Once Upon a Time, When the Cubs were Bought by a Family
The Ricketts Family owns the Cubs. That sentence has a certain lasting ring to it. We've all followed the travails of how the Cubs ownership has transitioned from the now bankrupt Tribune company and was midwived through the gnarly fingers of real estate magnate Sam Zell, finally getting delivered into our proud new Papa's (Tom Ricketts) loving grasp. To celebrate this rite of passage, I decided to learn more about the events that took place over 90 years ago when the last dynastic family came into control of our Chicago National League franchise.
Sherman, set the Wayback Machine to 1916.
January 16th, 1916 is when Charles Weeghman bought the Chicago Cubs ballclub from Charles Murphy and Charles Taft. Murphy had been the owner in the glory years of Tinker to Evers to Chance circa 1906-8. Charles Taft owned the Cincinnati Times-Star and was the half brother of US President #27, William Howard Taft (in office, 1909-1913) who was the first US President to throw out a ceremonial ball on opening day (1910).
Weeghman was the owner of the Chicago Whales in the Federal League. The Federal league started in 1913 and was essentially a minor league circuit but in 1914 proclaimed themselves to be a third major league. The Whales won the league title in 1915 (bragging they were the best baseball team in Chicago that year, woo) but the league was put out of business after losing an anti-trust suit at the conclusion of the 1915 season. The suit was presided over by eventual Baseball Commissioner Kenesaw Mountain Landis. Landis was supposedly a trust buster (but obviously not) and that decision would lead to the owners handing over the keys to the commissioner's office when the Black Sox gambling scandal developed in 1919-20. Weeghman was permitted to buy the Cubs out of that event and with co-owner, Harry Sinclair (of Sinclair Oil) they were allowed to merge the Cubs and Whales. Thus, back to the Cubs came the Whales manager Joe Tinker and a few of the other Whales star players including outfielder Dutch Zwilling and now much older, three-finger Mordecai Brown to join/rejoin the team. Owning the Cubs had it's perks with the press back then too. As owner of the Whales, Weeghman was villified for being in it for the money but upon becoming the Cubs owner the press portrayed him as a sportsman who was there because of his love for the game.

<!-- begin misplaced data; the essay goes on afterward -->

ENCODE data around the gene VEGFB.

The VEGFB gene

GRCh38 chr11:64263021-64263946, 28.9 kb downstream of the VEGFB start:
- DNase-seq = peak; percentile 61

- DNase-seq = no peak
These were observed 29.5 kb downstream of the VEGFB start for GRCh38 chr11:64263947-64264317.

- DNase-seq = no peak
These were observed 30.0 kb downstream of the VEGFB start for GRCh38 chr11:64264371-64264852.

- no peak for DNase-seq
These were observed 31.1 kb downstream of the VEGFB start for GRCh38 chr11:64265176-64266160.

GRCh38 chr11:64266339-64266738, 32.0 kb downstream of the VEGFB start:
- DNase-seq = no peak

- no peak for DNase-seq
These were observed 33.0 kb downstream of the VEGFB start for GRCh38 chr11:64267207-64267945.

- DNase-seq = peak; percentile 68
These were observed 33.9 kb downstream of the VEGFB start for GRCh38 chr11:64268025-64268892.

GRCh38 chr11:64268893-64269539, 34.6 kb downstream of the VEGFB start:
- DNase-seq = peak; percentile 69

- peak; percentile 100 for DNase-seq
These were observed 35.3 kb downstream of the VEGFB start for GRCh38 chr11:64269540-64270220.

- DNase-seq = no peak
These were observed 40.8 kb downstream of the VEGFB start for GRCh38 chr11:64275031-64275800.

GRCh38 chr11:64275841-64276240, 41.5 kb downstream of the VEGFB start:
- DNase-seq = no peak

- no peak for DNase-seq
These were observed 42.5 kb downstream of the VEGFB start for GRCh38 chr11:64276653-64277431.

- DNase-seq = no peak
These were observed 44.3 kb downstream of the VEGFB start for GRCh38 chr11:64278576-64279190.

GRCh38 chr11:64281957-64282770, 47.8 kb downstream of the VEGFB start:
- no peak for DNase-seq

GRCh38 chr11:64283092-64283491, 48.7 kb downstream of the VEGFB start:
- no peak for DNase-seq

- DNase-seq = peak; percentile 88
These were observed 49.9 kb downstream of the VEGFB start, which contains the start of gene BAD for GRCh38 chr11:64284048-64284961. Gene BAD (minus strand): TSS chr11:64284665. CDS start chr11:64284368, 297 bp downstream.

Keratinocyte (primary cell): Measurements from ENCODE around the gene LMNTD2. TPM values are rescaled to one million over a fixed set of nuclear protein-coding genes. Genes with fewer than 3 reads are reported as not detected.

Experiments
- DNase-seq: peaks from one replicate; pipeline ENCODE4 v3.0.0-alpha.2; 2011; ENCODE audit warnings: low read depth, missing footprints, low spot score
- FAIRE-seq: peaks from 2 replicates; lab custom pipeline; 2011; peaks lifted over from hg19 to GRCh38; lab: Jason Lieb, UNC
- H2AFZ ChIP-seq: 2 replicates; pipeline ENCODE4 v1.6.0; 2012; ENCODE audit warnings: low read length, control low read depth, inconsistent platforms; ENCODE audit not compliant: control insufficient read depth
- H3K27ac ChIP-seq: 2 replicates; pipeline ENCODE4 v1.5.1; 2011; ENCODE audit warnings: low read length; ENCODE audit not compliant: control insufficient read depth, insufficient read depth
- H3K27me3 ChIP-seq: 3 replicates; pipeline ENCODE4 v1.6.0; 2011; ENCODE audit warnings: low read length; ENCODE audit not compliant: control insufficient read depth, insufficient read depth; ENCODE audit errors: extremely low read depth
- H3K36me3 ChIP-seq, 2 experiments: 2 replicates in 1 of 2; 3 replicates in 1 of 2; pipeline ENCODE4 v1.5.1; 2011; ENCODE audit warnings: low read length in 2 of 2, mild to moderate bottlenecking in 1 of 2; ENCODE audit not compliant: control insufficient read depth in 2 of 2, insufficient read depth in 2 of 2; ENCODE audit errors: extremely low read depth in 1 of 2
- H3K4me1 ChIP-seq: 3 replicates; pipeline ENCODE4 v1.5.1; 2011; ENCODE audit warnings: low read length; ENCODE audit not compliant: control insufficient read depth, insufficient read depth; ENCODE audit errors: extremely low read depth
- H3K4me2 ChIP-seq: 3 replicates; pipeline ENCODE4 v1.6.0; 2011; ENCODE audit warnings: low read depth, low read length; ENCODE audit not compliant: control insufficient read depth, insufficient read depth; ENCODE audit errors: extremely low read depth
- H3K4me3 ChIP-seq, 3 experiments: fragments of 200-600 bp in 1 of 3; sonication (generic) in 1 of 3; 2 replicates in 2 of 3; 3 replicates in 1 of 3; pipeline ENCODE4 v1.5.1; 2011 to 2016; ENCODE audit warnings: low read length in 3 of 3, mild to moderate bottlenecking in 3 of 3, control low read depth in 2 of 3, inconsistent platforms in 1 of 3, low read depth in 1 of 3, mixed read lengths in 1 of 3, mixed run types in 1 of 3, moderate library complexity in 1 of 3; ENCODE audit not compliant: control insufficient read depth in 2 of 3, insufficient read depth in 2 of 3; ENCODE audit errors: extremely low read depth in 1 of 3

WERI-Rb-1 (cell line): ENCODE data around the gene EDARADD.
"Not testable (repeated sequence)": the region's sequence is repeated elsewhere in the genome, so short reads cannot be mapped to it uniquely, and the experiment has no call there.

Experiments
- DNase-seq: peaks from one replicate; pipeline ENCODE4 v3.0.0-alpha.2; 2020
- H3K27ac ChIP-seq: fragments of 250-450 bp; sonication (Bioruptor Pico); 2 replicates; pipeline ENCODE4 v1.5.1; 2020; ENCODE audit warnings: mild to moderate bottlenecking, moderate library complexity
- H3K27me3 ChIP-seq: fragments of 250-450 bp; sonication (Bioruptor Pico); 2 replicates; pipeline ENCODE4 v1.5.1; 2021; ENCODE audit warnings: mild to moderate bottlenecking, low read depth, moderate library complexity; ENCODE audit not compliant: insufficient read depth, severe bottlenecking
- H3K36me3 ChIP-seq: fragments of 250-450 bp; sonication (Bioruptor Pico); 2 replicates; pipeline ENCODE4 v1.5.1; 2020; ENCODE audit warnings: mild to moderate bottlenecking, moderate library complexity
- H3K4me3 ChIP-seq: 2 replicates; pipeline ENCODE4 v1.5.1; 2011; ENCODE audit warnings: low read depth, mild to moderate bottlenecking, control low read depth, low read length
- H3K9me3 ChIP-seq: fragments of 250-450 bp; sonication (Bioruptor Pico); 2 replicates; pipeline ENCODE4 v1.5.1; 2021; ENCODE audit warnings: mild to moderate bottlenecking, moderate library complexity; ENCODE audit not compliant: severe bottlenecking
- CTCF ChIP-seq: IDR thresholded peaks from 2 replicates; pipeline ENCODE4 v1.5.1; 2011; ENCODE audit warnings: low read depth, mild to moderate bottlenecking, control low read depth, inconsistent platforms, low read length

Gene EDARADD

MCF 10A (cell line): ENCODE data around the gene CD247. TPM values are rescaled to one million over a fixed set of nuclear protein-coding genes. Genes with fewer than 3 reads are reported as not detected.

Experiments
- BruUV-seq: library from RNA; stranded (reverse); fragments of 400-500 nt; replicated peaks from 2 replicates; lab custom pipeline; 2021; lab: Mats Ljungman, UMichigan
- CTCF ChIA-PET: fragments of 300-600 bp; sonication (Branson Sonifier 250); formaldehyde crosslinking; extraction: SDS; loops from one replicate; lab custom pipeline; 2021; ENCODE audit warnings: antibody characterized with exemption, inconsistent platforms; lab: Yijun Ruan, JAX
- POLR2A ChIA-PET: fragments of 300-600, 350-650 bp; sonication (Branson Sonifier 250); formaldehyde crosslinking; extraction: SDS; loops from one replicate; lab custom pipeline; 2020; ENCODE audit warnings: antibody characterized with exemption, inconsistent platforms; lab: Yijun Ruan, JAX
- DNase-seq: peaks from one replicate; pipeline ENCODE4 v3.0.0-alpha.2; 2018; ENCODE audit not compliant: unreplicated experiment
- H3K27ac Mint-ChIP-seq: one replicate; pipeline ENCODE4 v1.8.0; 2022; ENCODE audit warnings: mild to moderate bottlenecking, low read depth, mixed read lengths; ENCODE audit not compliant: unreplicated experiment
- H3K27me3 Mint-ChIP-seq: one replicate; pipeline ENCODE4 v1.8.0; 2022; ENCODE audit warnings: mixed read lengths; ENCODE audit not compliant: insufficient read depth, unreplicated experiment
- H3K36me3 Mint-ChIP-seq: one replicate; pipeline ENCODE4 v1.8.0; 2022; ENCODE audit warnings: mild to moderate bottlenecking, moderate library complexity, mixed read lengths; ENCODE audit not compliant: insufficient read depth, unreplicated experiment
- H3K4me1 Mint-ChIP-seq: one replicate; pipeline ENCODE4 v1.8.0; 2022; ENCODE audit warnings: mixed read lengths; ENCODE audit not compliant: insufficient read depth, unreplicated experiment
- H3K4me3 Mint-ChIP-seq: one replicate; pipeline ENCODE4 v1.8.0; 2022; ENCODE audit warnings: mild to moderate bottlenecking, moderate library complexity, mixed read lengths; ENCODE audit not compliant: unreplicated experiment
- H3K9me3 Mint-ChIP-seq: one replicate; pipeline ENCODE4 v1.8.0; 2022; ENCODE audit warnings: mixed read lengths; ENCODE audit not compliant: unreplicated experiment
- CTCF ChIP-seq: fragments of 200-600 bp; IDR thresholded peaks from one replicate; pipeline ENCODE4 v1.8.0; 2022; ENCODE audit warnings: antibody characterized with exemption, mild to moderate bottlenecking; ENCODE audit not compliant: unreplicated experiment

Did I mention he brought to the team a new ballpark? Weeghman park was built in 1914 on vacant land purchased by Weeghman from the Chicago Lutheran Theological Seminary. Weeghman hired the architect who had built Comiskey Park, four years earlier. The new facility sported 16,000 seats. We all know how Tom Ricketts first actions were about refurbishing the facilities (the trough vs stall debate). Under Weeghman, in addition to a new ballpark he was credited with the innovation of putting another type of stall in the back of the stands, where food and beverages could be purchased. Previously, only the walking, hawking beer and peanut vendors sold to the fans. He is also credited with initiating the policy that fans could keep balls hit into the stands although it took years before that policy was woven into the fabric of baseball everywhere.
It's about the economy, stupid. Ringing a bell Mr. Zell? The deepening national recession took it's toll on the Weeghman Cubs leading to his selling of the team. To keep himself solvent, Weeghman sold more and more of his Cubs stock to one of his original minority interest partners, William Wrigley.
Wrigley started out as a scouring soap manufacturer in the 1890's but that morphed into a baking powder business. He used to give away two sticks of chewing gum with every can of baking soda as a promotion but when the gum became more popular than the powder he went into the chewing gum business. Wrigley's initial investiment in the Cubs was $50,000 and he had little involvement with the team until 1917.